What is a trademark? Here are some basics.
What is a trademark, and how does it differ from a service mark?
Trademarks and service marks are both referred to as “marks,” however, they can represent different things. A trademark is a word or symbol (or combination of both) under which a product is advertised and sold. An example of a trademark would be Tootsie Roll® for candy. A service mark distinguishes the services of a business from those of another. For example, Staples® is a service mark for a company providing retail services for office products.
Are there other kinds of marks?
Yes. When a mark is used to certify products or services of others, such as “Good Housekeeping,” it is a certification mark. When used by an association’s members, such as “True Value” for hardware store members, it is a collective mark.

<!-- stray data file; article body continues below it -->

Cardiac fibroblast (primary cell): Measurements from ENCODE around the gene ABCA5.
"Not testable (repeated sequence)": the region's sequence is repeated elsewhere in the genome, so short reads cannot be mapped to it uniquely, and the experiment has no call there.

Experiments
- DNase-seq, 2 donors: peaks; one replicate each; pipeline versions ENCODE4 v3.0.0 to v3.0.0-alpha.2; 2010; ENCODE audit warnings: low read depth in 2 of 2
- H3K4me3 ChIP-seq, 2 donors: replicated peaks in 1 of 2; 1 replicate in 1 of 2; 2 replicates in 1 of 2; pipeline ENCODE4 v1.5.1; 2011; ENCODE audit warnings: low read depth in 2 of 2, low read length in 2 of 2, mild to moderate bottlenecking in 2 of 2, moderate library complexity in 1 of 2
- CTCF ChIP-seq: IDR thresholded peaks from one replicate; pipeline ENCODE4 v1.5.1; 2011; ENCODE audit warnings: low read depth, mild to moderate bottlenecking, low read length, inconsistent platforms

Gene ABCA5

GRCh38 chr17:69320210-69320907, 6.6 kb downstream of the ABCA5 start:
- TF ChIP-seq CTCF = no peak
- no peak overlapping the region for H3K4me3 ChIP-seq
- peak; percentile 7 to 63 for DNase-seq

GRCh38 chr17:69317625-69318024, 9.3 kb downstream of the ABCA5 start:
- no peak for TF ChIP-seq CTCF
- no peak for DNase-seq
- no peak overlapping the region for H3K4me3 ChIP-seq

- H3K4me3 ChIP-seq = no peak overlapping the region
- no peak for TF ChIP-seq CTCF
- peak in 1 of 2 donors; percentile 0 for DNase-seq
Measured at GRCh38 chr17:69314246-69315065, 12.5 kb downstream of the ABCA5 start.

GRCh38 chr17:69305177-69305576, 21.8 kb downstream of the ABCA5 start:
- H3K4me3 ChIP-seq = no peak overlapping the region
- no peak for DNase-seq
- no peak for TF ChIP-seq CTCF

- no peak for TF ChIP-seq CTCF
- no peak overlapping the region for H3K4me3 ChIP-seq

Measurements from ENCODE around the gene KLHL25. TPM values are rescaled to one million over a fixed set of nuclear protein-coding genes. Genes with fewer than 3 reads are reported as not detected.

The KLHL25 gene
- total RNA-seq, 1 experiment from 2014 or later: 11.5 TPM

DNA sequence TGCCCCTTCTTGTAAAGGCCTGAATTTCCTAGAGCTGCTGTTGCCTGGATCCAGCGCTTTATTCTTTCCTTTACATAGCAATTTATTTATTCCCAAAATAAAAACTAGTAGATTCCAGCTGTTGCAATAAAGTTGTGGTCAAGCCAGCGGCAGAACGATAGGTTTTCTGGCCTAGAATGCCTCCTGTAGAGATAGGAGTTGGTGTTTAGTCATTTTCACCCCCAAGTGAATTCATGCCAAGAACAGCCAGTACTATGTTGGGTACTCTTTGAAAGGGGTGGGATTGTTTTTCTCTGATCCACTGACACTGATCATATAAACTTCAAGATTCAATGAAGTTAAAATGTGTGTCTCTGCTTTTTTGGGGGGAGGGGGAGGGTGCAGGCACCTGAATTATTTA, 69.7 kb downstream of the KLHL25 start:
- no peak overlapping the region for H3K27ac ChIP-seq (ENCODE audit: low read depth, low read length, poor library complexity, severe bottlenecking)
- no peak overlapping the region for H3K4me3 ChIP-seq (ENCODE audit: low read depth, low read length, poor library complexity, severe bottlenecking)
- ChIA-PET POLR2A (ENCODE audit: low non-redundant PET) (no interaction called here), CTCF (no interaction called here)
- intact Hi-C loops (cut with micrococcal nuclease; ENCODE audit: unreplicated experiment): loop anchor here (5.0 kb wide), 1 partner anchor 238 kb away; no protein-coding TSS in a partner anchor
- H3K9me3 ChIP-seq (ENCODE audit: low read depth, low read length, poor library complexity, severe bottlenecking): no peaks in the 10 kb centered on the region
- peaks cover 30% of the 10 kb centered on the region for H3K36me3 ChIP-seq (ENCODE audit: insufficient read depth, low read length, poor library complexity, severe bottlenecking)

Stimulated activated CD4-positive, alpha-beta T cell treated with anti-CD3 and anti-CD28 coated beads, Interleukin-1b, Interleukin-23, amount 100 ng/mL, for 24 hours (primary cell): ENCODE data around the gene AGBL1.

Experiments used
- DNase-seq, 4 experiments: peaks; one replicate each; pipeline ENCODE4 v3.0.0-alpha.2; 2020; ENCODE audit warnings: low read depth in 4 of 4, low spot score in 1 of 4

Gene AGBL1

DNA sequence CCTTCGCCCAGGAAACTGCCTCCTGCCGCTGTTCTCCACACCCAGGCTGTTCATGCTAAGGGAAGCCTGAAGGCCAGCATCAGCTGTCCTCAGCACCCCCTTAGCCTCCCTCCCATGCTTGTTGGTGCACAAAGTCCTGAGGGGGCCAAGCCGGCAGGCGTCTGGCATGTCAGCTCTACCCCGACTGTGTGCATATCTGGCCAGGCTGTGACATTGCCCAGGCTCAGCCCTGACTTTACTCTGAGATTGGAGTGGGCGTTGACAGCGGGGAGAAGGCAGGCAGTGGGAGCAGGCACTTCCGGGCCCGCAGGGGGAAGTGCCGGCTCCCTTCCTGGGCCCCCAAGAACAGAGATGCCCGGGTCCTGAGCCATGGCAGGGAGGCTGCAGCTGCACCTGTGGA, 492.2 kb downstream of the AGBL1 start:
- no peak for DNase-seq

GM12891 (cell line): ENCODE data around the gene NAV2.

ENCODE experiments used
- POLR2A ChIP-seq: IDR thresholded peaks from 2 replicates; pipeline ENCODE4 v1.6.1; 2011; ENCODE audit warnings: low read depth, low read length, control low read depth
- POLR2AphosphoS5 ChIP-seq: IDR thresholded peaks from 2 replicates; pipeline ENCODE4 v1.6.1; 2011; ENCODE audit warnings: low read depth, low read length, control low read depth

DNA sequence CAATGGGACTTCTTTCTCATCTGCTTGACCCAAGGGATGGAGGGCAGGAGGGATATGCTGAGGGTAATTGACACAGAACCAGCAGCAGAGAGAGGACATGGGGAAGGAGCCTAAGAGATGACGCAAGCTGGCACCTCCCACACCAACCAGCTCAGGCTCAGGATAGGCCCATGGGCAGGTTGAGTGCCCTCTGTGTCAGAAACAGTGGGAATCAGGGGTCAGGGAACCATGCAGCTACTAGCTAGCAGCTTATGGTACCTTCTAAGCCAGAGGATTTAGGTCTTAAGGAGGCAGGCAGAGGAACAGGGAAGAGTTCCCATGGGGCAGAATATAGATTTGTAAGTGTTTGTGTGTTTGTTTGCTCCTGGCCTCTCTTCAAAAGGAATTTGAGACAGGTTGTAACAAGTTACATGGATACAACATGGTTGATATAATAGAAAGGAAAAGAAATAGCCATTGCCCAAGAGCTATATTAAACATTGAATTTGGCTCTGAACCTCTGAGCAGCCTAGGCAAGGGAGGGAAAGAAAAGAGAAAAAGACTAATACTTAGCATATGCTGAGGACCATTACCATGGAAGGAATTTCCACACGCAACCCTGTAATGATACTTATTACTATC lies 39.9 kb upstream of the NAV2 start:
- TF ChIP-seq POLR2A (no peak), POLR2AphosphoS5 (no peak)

What is a trade name and how does it differ from a trademark?
A trade name is a name under which a company does business. The Burton Corporation and Microsoft Corporation are examples of trade names. While the same word may function as a trade name and trademark, the two are legally distinct and serve different legal functions. Therefore, a word may be cleared as a trade name in a particular state or country, but not be available as a trademark.
Learn more about our approach to trademark law and copyright infringement.